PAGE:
Here's the scenario:

I have a method that reads in a file via a FileStream and a StreamReader in .NET. I would like to unit test this method and somehow remove the dependency on the StreamReader object.

Ideally I would like to be able to supply my own string of test data instead of using a real file. Right now the method makes use of the StreamReader.ReadLine method throughout. What is an approach to modifying the design I have now in order to make this test possible?

4 Answers 4


Depend on Stream and TextReader instead. Then your unit tests can use MemoryStream and StringReader. (Or load resources from inside your test assembly if necessary.)

Note how ReadLine is originally declared by TextReader, not StreamReader.

  • 1
    But wouldn´t this only suspend the problem? Any class that uses the "reader class" would then need to create the StreamReader or TextReader, or do I miss something?
    – royalTS
    Commented Nov 6, 2017 at 8:08
  • 1
    @royalTS: They could use any TextReader and Stream implementation though. In tests it could be a StringReader; in the real code it could be a StreamReader wrapping a file, or a network stream etc. (It's not clear from the question whether the OP really needs both a Stream and a TextReader, or just a TextReader.) But the point is that by moving up the abstraction layer, you get more flexibility.
    – Jon Skeet
    Commented Nov 6, 2017 at 8:11

The simplest solution would be to have the method accept a Stream as a parameter instead of opening its own FileStream. Your actual code could pass in the FileStream as usual, while your test method could either use a different FileStream for test data, or a MemoryStream filled up with what you wanted to test (that wouldn't require a file).


Off the top of my head, I'd say this is a great opportunity to investigate the merits of Dependency Injection.

You might want to consider redesigning your method so that it takes a delegate that returns the file's contents. One delegate (the production one) might use the classes in System.IO, while the second one (for unit testing), returns the contents directly as a string.


I think the idea is to dependency inject the TextReader and mock it for unit testing. I think you can only mock the TextReader because it is an abstract class.

public class FileParser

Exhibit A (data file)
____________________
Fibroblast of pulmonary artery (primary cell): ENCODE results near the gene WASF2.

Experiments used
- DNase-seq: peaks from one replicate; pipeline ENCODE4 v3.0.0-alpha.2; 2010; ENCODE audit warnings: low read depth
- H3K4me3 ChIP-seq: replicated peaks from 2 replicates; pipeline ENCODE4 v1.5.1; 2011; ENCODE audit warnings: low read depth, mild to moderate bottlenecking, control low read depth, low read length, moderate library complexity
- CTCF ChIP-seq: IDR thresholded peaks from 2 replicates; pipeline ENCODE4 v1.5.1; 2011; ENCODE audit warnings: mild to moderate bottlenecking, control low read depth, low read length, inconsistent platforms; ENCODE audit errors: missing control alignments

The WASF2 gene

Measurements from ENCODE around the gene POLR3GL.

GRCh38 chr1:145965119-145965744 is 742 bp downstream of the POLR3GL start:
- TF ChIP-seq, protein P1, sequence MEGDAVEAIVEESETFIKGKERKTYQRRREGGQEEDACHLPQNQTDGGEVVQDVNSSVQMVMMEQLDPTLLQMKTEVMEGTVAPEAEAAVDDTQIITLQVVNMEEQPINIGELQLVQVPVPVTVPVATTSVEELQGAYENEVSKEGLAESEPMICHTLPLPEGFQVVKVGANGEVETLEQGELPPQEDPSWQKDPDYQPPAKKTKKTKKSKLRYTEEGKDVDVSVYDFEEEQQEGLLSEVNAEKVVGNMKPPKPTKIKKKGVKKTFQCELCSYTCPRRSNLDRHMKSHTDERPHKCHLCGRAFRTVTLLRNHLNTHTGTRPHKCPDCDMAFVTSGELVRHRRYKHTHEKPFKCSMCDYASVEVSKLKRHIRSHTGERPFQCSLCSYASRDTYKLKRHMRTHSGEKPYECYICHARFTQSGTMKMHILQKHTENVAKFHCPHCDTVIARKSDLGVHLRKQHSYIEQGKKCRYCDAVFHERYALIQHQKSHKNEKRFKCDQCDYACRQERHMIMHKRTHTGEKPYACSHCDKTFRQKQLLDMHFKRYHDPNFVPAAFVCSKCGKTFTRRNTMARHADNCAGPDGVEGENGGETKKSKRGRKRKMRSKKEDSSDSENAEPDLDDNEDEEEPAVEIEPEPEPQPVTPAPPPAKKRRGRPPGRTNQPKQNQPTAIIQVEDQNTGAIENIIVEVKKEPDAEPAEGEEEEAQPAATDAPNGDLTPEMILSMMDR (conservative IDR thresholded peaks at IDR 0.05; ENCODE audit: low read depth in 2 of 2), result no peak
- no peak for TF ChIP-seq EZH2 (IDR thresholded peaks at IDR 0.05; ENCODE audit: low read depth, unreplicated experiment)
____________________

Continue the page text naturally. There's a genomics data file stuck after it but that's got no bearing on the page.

private readonly TextReader _textReader;

    public FileParser(TextReader reader)
        _textReader = reader;

    public List<TradeInfo> ProcessFile()
        var rows = _textReader.ReadLine().Split(new[] { ',' }).Take(4);
        return FeedMapper(rows.ToList());

    private List<TradeInfo> FeedMapper(List<String> rows)
        var row = rows.Take(4).ToList();
        var trades = new List<TradeInfo>();
        trades.Add(new TradeInfo { TradeId = row[0], FutureValue = Convert.ToInt32(row[1]), NotionalValue = Convert.ToInt32(row[3]), PresentValue = Convert.ToInt32(row[2]) });
        return trades;

and then Mock using Rhino Mock

public class UnitTest1
    public void Test_Extract_First_Row_Mocked()
        List<TradeInfo> listExpected = new List<TradeInfo>();
        var tradeInfo = new TradeInfo() { TradeId = "0453", FutureValue = 2000000, PresentValue = 3000000, NotionalValue = 400000 };
        var textReader = MockRepository.GenerateMock<TextReader>();
        textReader.Expect(tr => tr.ReadLine()).Return("0453, 2000000, 3000000, 400000");
        var fileParser = new FileParser(textReader);
        var list = fileParser.ProcessFile();           


BUT the question lies in the fact whether it is a good practice to pass such an object from the client code rather I feel it should be managed with using within the class responsible for processing. I agree with the idea of using a sep delegate for the actual code and one for the unit testing but again that is a bit of extra code in production. I may be a bit lost with the idea of dependency injection and mocking to even file IO open/read which actually is not a candidate for unit testing but the file processing logic is which can be tested by just passing the string content of the file (AAA23^YKL890^300000^TTRFGYUBARC).

Any ideas please! Thanks

Your Answer

By clicking “Post Your Answer”, you agree to our terms of service and acknowledge you have read our privacy policy.

Not the answer you're looking for? Browse other questions tagged or ask your own question.